As we move into the start of a new semester, we will see the beginning of a new administration in Springfield. It will be the newly elected Gov. Rauner’s turn to develop a game plan to address the financial opportunities and challenges facing the state.
There has already been a good deal of speculation about the fate of higher education funding in the new budget, but at this stage it is exactly that – speculation. It will likely be a long legislative session and many proposals we be presented and considered. That said, we have been preparing fiscal scenarios to address potential reductions of support.
I am confident that the budget discipline and systems we have put in place over the past year focused on both revenue enhancement and cost reductions put us in a good position to deal with emerging budget contingencies. As we learn more in this process we will communicate developments on a timely basis with all of our stakeholders.
Our concern regarding state support again highlights the need to build an approach to enrollment and retention that will enable us to control our own destiny. For the first time ever, public colleges and universities across the country are receiving less of their total funding from states than revenue from students, according to a recently released United States Government Accountability Office report. We have to accept that a greater percentage of our operating resources will come from tuition, fees and board, which means that our future relies on our ability to resume an enrollment growth trajectory.
This means working on a number of fronts, some of which are already moving forward:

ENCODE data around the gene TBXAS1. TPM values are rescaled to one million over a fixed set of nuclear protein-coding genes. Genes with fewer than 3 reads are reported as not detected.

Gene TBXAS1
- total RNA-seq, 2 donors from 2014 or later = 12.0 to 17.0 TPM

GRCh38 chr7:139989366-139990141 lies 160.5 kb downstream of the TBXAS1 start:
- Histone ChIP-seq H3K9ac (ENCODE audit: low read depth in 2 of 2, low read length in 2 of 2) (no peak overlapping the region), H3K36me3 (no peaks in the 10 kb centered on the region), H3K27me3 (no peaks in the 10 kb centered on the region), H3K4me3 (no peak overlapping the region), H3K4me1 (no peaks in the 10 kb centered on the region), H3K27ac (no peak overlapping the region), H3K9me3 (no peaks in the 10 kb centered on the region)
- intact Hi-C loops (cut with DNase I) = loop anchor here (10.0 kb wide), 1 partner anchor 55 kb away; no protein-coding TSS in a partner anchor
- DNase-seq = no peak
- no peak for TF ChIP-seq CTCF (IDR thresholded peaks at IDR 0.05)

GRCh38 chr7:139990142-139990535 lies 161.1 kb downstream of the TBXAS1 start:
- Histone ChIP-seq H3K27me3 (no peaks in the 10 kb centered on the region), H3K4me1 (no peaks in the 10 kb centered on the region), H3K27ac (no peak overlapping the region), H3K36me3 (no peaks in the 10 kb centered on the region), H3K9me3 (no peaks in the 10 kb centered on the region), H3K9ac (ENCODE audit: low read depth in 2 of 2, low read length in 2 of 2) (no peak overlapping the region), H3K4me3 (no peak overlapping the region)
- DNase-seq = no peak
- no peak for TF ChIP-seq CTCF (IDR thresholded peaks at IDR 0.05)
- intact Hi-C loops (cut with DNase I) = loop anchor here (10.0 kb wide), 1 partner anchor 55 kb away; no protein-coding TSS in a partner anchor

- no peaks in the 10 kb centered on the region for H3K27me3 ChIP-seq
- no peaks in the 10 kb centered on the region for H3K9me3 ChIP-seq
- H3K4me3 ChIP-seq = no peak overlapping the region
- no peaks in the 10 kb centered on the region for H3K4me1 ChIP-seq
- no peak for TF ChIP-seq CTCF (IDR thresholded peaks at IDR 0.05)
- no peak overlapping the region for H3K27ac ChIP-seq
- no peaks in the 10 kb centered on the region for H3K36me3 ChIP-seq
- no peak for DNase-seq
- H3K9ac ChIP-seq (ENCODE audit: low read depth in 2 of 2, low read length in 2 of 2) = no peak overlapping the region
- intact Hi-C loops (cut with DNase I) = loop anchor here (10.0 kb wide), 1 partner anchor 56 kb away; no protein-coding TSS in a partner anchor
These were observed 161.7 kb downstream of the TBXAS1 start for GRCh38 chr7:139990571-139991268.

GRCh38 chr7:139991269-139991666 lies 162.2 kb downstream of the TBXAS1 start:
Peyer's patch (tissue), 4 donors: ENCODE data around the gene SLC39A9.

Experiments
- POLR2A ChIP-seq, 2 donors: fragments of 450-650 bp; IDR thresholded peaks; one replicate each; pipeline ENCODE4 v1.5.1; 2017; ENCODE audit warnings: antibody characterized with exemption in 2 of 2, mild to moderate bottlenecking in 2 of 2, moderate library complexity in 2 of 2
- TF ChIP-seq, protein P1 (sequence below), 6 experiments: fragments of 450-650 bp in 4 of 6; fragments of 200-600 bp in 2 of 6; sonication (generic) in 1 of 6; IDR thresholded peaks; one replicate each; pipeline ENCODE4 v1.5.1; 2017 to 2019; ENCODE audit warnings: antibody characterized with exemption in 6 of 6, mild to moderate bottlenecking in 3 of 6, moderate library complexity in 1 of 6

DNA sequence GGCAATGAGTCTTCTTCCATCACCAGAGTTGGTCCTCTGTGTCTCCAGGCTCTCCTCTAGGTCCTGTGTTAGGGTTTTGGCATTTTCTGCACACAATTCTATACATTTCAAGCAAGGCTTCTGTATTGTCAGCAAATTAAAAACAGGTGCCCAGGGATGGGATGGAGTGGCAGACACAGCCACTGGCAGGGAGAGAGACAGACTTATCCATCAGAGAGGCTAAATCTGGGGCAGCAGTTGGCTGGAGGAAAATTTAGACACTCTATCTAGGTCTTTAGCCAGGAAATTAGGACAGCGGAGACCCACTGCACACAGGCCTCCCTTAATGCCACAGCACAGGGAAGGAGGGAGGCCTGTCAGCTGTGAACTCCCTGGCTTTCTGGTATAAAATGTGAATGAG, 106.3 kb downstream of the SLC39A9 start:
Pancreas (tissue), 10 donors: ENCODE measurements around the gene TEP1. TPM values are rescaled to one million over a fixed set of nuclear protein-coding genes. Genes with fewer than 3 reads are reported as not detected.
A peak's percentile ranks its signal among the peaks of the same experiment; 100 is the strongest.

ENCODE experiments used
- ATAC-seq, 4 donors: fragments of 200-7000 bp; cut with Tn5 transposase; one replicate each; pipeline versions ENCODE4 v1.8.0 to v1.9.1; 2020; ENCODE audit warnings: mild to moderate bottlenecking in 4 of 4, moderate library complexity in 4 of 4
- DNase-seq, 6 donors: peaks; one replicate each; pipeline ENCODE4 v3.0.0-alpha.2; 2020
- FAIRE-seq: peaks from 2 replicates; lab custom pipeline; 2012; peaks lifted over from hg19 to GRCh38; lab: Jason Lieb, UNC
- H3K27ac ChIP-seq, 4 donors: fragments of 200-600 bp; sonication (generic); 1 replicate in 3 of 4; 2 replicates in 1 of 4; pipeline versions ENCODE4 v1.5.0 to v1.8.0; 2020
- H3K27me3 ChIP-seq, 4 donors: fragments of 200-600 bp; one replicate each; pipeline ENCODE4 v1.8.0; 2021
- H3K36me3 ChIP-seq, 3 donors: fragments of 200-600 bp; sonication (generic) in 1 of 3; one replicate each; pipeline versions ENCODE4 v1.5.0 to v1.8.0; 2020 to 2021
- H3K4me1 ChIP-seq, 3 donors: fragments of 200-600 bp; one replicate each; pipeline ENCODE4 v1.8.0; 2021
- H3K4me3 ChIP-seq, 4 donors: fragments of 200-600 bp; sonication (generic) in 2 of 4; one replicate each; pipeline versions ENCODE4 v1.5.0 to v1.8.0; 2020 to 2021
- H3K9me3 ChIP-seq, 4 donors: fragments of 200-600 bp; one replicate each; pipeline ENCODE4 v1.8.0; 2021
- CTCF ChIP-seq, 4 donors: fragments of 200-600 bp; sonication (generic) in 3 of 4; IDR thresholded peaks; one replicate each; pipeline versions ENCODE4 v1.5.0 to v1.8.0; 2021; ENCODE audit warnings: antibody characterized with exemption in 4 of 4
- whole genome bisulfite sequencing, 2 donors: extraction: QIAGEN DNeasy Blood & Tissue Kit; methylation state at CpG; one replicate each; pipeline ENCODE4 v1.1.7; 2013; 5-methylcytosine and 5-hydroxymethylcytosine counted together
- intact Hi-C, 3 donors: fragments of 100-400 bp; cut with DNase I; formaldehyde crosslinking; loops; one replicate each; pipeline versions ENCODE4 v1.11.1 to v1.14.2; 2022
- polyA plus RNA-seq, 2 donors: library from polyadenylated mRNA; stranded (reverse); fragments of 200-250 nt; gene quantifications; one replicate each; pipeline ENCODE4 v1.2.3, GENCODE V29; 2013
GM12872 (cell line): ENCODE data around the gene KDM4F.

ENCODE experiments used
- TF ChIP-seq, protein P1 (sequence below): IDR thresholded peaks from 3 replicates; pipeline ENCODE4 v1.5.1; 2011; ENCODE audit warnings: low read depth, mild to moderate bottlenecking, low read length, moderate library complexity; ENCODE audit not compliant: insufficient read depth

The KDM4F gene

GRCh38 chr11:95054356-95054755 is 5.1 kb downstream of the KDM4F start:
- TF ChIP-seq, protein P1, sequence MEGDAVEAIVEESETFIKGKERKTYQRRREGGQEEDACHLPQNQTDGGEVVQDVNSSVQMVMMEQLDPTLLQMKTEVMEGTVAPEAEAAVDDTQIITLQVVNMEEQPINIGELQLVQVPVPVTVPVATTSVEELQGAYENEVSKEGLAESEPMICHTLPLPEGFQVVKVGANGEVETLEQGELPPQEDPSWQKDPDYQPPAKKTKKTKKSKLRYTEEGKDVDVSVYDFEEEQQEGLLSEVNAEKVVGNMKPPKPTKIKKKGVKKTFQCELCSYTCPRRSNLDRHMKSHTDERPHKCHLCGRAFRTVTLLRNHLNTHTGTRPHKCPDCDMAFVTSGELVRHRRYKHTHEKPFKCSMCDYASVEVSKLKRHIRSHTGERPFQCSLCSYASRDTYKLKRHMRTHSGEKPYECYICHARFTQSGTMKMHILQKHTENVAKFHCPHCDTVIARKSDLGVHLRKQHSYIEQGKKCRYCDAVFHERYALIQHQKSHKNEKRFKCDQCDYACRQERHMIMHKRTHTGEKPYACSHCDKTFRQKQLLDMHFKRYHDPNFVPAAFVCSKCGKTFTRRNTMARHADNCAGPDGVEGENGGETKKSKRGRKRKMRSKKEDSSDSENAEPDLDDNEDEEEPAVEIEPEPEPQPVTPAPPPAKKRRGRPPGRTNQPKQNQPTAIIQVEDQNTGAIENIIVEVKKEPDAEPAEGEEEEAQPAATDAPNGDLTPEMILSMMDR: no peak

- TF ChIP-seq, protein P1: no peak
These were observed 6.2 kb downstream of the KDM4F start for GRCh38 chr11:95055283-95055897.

- Retention strategies. At a number of levels – academic affairs, our colleges and departments within our colleges – we are upping our game at understanding and being sensitive to challenges our individual students are having in dealing with student life or academic issues. Programs like MAP-Works, which help students start on the right track by identifying strengths and possible challenges as well as related campus resources, are giving pertinent faculty and staff an early warning system and time to intervene with students. We expect monitoring and corrective action programs such as this will help us continue to raise our retention rate after improving 5 percent last year.
- Enhanced enrollment initiatives. Before the end of the year, we retained the enrollment consulting and marketing firm of Lipman Hearne, which immediately went to work with Vice President Eric Weldy’s team to support our effort to redesign our approach to enrollment management, starting with a late push to pursue additional students for the spring semester. We especially made a push to bring back those students who had left us in good standing and for whatever reason are currently not enrolled at another school. We believe that our ability to reach out to this segment of the student population, as well as our enhanced ability to segment other potential populations, will better position us for our 2015-16 enrollment efforts.
- Program prioritization. I reported to you before the beginning of the year on our program prioritization initiative – a proven process that is aimed at maximizing the impact of our institutional program portfolio across academic and administrative programs while ensuring alignment with NIU’s vision, mission and strategic framework. We will soon be identifying members of two task forces – one to review academic programs and the other to review administrative programs – and refining criteria for these task force members to use in conducting peer review of all of our programs. Program prioritization is a reflection of our mission, strategic planning and triangle offense as it seeks to more firmly link our students, faculty and engagement activities with the outside world. This is key to both twin objectives of enrollment and retention.
We know that overcoming these challenges will not be easy. But at NIU, we have the talent and creativity to be successful. Through teamwork and dedication, we can reach our shared goal of becoming the most student-centered public research university we can be.
To our shared success!